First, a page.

Source: Journal of Education for Teaching, Vol. 42, No. 2, 252–264, 2016.
(Reviewed by the Portal Team)
This study examined how policy-makers described their work and motivations. Furthermore, the study focused on policy-makers' perceived relationship with teacher educators researchers and their understandings about research.
The participants were twenty Australian policy-makers (ten men and ten women). The author interviewed the participants about the teacher education policy context within which they were working.
The findings revealed that policy-makers described research as necessary to shape their decision-making and important to justify their work.
However, some of the participants appeared acutely aware of their own lack of ‘research literacy’ and were quick to note they wished for greater support in this area.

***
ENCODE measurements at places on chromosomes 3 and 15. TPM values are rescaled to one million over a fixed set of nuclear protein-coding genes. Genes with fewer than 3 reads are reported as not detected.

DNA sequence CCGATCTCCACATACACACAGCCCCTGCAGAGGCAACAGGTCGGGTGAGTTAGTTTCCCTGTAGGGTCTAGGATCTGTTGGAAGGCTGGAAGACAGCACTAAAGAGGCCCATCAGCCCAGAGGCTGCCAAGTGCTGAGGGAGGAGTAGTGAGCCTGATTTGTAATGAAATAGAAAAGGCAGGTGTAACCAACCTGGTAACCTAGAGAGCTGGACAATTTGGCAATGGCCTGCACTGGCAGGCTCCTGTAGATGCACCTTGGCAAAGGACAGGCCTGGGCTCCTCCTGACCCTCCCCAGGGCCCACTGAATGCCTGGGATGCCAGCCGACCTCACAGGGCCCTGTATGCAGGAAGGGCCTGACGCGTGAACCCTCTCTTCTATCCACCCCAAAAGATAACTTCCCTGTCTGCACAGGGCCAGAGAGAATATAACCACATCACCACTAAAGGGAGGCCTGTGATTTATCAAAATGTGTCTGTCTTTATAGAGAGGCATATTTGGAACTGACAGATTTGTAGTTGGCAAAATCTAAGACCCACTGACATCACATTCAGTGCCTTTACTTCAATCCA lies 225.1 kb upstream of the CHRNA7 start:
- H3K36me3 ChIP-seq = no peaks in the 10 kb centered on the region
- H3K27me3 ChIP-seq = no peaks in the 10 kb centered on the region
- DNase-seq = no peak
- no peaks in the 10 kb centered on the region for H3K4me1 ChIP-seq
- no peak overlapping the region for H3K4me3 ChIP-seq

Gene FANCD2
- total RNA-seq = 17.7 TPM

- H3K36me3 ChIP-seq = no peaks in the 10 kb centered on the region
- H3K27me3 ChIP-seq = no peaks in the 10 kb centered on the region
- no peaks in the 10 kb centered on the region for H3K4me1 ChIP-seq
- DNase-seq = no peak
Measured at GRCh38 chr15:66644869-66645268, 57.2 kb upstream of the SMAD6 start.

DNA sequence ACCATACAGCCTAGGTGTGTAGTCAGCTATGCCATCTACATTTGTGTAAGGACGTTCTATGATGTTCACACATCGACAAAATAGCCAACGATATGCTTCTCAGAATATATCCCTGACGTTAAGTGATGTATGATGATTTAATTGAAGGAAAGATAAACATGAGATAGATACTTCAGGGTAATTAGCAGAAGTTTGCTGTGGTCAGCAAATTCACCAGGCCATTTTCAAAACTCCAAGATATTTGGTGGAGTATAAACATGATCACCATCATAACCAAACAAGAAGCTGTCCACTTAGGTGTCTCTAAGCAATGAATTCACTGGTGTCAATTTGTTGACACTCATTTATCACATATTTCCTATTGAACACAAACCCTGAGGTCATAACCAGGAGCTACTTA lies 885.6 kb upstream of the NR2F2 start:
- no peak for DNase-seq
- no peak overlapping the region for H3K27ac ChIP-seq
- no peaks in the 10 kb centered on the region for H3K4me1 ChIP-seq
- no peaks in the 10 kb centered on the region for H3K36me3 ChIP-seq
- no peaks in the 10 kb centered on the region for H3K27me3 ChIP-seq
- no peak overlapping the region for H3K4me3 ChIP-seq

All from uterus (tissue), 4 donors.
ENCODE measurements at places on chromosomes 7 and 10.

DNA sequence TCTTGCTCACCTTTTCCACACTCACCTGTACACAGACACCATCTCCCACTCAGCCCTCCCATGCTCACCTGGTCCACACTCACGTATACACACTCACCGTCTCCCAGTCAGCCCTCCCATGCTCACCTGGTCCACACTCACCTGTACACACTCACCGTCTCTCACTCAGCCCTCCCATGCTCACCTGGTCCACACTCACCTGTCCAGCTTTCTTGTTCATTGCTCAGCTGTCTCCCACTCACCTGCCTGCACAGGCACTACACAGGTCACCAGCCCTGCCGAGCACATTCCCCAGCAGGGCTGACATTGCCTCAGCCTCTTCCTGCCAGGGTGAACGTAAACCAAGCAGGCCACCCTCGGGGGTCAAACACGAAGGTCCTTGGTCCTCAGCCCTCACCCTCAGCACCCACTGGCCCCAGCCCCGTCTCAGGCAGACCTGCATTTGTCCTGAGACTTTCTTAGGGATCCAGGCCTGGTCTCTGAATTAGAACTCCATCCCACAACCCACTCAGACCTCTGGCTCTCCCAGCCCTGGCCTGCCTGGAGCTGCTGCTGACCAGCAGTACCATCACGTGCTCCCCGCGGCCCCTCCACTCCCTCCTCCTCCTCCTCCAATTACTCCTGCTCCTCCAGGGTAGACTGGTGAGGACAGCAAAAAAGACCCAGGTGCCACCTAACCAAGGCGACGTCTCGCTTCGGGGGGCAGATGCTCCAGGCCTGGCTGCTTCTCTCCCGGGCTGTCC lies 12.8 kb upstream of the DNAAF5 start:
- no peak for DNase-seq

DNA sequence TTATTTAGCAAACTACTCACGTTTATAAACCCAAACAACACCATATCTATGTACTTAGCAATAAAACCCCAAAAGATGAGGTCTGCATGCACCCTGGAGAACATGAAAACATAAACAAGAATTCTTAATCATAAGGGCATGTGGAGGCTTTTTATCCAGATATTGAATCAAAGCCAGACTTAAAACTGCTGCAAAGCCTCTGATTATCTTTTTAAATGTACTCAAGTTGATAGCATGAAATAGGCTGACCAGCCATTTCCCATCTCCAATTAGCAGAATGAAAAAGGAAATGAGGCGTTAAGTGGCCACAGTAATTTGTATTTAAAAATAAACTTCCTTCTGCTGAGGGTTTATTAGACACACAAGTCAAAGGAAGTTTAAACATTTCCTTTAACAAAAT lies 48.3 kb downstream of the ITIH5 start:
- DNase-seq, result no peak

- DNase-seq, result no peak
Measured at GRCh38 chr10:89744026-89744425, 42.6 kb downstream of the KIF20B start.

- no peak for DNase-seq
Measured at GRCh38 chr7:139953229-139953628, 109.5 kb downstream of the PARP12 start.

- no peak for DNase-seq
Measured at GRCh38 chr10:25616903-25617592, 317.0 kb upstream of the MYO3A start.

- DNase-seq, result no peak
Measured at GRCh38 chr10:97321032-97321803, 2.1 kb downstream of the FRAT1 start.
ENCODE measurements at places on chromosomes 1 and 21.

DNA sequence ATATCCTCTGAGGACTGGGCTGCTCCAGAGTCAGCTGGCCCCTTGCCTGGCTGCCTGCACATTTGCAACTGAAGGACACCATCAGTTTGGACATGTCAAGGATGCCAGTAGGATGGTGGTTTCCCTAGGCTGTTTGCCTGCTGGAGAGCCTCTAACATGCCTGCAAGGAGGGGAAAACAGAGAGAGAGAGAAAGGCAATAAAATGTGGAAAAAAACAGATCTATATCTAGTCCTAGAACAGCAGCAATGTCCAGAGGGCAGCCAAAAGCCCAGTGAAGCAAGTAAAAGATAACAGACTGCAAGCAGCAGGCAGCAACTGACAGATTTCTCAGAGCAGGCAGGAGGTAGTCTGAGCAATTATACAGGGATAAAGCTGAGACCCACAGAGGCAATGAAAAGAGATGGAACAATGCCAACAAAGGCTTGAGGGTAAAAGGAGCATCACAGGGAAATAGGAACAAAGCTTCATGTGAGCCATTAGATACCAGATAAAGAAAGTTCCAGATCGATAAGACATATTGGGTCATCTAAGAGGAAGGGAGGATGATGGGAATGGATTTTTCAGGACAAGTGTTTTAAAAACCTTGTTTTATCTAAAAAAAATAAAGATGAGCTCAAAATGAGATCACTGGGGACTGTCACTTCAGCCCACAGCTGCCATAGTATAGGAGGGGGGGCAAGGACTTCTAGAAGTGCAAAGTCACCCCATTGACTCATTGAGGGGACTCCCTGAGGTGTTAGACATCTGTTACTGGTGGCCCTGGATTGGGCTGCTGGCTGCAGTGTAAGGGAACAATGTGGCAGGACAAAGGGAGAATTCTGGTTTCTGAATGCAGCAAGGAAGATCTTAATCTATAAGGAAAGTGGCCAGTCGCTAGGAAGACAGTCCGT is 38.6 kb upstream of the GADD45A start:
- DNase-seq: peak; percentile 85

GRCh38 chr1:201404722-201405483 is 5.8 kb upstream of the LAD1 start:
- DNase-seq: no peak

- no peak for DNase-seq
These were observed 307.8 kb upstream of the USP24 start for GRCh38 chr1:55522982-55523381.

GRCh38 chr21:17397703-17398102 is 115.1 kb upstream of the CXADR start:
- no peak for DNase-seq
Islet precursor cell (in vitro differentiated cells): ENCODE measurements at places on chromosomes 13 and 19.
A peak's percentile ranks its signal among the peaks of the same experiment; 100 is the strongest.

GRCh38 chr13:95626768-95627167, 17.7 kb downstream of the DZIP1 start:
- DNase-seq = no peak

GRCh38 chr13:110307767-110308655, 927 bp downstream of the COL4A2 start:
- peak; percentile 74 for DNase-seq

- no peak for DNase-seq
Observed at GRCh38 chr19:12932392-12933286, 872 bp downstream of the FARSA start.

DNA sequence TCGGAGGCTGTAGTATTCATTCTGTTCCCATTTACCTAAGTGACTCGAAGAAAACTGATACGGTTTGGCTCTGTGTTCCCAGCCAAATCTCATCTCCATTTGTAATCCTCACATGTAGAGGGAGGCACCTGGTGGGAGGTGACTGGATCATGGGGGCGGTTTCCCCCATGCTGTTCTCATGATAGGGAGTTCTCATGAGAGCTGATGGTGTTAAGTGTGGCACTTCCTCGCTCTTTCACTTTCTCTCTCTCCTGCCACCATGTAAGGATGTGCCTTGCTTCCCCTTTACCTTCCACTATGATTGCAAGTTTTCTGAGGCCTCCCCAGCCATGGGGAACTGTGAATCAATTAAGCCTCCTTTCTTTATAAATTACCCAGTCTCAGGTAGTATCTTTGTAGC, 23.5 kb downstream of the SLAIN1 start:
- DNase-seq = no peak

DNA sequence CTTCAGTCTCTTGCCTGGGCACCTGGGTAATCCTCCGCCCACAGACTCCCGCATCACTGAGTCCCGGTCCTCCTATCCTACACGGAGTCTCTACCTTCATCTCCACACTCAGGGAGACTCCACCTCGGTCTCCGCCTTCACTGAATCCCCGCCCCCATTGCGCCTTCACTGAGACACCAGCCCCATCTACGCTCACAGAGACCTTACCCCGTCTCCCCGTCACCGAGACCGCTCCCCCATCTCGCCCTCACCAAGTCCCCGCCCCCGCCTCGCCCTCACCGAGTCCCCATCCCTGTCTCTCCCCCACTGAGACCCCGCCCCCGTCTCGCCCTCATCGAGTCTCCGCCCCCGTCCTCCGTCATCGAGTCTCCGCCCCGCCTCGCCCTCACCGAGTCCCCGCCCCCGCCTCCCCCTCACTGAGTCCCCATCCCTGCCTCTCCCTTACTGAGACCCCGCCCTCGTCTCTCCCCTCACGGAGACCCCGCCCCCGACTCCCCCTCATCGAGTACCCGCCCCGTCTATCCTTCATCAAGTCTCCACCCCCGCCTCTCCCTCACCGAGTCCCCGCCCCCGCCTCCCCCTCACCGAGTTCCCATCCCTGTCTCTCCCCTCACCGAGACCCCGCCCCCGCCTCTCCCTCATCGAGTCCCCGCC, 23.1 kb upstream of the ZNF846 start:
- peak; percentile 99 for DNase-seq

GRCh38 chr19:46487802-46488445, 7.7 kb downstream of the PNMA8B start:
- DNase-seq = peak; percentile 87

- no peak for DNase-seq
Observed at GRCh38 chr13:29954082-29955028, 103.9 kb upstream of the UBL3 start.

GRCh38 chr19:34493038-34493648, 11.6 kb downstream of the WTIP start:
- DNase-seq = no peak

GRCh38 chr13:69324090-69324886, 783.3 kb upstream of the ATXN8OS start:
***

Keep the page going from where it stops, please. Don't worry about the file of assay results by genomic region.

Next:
The author found that policy-makers viewed teacher education as a policy problem and research as the solution.
The policy-makers sought better communication strategies to utilise research findings in a timely, free and publicly accessible, user-friendly manner.
They argued that they had three main for them in utilising teacher education research: these were accessibility, relevance and generalisability.
The participants claimed that a lack of accessibility of teacher education research was framed in two ways. There was a lack of physically being able to find and access research that would assist policy-makers in their work.
Furthermore, the participants revealed they struggled with sifting through dense language and the way the information was presented.
The author concludes that this vision calls for the creation of cross-border spaces between research and policy.